Principal Investigator

Regulation of development and differentiation; regulation of programmed cell death and cell division; mechanisms of tumorigenesis

Project Scientists

My research investigates the coordination between cell proliferation and differentiation using C. elegans germline stem cells (GSCs) as a paradigm. Research areas: Role of microRNAs in maintaining adult GSC homeostasis and buffering noise in the underlying gene regulatory network; Non-apoptotic roles of programmed cell death regulators during cellular growth, proliferation, and reprogramming.

Lab Manager

I participate in and support several different research projects within the lab while managing the day to day running of the lab.

Postdoctoral Researchers

For my thesis, I am investigating C. elegans graviperception using genetic tools and behavioral analysis. C. elegans is a fascinating model organism in neuroscience research because it uses only 302 neurons to perform a number of complex tasks. I am interested in how these networks develop consistently across individuals and the mechanisms they use to convey information such as the direction of gravity.

I am interested in the molecular mechanisms by which complex organisms, specifically the nervous system of complex organisms, survive extreme environmental challenges. To answer these questions, I use the extremely tolerant Tardigrade, a unique invertebrate clade renowned for its ability to survive, complete desiccation, hypoxia, the vacuum of space, and radiation 1000 times the dosage of other animals! I am currently pursuing three avenues of research in the lab.

My research focus is on gain-of-function screening in C. elegans. This screening is based on the Mos1 transposon and further combined with various inducible systems, including optogenetic, QF/QS, and the Gal4 system. The gain-of-function screening will be applied to studies in trans-organogenesis and longevity.

Graduate Students

I am an NSF GRFP Fellow in Joel's lab. I am currently working on a project that investigates genetic mechanisms by which C. elegans facilitate purifying selection with their mitochondria, decreasing the level of mitochondrial genome deficiencies passed on to their progeny. I'm also interested in research questions concerning interstellar biology  and how epigenetic landscapes are shaped by environmental stress.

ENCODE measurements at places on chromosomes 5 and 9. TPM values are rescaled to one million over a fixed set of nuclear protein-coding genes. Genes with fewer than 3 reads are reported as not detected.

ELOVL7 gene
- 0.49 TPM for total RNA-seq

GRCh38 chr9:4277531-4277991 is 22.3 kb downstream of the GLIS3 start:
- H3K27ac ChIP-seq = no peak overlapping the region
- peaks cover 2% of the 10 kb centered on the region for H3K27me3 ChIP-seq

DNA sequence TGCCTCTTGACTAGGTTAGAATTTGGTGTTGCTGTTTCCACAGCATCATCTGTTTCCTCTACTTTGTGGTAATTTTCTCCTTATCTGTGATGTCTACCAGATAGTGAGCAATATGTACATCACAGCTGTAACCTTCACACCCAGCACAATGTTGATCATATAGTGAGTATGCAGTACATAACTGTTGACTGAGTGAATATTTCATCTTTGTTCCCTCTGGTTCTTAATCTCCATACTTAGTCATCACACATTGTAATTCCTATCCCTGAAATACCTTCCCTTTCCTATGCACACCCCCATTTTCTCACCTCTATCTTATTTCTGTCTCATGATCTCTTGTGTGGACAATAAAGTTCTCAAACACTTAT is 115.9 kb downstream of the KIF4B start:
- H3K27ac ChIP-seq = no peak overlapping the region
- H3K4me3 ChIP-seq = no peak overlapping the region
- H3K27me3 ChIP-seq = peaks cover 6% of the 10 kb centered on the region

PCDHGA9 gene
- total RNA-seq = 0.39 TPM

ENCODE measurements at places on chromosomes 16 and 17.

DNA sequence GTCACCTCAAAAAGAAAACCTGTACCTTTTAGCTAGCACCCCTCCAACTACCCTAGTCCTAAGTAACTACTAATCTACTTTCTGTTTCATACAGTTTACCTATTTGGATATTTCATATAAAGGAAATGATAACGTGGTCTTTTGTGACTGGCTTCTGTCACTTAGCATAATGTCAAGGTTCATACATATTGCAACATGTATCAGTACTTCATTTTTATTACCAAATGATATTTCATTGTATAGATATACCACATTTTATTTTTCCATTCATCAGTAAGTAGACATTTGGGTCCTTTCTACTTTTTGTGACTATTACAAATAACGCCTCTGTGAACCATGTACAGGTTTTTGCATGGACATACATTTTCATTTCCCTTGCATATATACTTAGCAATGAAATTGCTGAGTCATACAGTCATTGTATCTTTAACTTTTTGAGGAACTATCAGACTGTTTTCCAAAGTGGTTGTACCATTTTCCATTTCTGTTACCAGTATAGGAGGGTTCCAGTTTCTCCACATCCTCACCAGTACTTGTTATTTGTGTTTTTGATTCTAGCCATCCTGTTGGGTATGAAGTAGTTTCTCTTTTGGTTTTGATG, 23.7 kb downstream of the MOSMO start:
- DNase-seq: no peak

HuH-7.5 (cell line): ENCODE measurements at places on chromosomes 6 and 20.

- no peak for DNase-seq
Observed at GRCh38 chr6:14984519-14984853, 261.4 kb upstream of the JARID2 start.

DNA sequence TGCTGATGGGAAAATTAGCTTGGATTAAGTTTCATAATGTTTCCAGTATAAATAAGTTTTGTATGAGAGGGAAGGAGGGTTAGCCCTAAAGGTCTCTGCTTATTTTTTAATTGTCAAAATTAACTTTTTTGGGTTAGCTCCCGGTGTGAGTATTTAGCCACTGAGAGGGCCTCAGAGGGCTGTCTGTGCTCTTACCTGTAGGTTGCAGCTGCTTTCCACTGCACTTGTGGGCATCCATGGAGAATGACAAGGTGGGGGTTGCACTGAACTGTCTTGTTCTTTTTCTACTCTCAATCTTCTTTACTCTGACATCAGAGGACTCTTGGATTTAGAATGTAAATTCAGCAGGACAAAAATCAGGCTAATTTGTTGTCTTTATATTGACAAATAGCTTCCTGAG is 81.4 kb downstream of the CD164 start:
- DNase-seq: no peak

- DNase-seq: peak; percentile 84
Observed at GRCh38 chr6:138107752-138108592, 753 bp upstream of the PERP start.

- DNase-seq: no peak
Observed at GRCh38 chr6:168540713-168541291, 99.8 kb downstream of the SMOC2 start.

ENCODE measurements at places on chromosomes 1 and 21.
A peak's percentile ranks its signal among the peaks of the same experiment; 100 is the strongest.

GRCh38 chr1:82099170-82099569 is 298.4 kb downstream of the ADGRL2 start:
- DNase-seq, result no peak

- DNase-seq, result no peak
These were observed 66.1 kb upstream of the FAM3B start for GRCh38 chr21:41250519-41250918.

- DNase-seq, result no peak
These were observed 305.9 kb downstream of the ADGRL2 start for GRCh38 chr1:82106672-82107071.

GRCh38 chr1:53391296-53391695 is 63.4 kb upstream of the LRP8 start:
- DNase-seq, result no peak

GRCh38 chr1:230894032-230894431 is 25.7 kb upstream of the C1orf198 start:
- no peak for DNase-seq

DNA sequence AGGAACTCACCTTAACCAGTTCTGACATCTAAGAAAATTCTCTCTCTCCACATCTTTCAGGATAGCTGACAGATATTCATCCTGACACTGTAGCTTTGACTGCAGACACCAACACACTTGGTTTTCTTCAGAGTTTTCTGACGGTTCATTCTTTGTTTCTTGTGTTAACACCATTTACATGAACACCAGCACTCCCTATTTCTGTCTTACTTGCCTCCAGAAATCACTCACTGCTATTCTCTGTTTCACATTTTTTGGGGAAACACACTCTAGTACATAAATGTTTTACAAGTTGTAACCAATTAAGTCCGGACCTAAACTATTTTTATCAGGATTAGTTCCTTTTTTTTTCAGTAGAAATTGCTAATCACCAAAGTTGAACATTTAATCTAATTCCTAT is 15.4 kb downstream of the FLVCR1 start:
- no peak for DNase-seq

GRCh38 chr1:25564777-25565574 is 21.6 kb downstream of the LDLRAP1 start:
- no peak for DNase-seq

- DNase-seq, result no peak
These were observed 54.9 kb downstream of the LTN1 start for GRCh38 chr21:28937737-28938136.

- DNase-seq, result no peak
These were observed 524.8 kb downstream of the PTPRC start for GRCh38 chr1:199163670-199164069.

My project focuses on creating a novel feeding assay to better research Tardigrades and their incredible resilience to a myriad of external pressures.

My current research focuses on establishing the role of caspases in mitochondrial purifying selection. I primarily focus on the Programmed Cell Death pathway and the aging pathway and use C elegans as a model organism to understand the mechanism of mtDNA purifying selection in the germline.

Undergraduate Students

I am involved in various parts of the lab, working with Cricket Wood preparing media and supplies to support research projects in the Rothman Lab! 

The small roundworm Caenorhabditis elegans has a relatively short wild type lifespan (about 18-20 days) and an easily manipulated genome which has made it an attractive subject for longevity screening over the past four decades. These longevity screens, however, are limited in scale. I am working with Dr. Rothman and Dr. Joshi to develop a new method for longevity screening that is conducive to scalability and compatibility with other model organisms. This new methodology has the potential to identify mutants with maximum lifespans magnitudes greater than their wild type counterparts.

My project aims to observe and quantify Programmed Cell Death following transdifferentiation in C. elegans through strain crossings and fluorescent microscopy. Additionally, I am working with Tsunghan Yeh to identify reasons for the lack of universal transdifferentiation via gene expression profile analysis. 

Guided by Caroline, I am currently working on studying neurons involved in gravitaxis of C. elegans with genetic and behavioral analysis.

My research interests lie in neurobiology and developmental biology, and I am involved in two projects in the Rothman lab. I am working with Caroline on determining the mechanism of how C. elegans detects gravity. I also work with Molly on exploring the function of cysteine rich venom proteins in the tardigrade H. exemplars. In addition to research, I help Cricket and Emy prepare media and maintain inventory, and I am the primary curator of the lab’s tardigrade Instagram. 

My research focus is in Tardigrades, a close relative of nematodes and other arthropods. They are known for their ability to turn themselves into a tun state of extreme dehydration in a water-lacking environment. I am currently working with and directed by Dr. Kirk on creating transgenic Tardigrades that transcribe GFP, which enables better observation of these organisms' rehydration when they get sent to space in the future.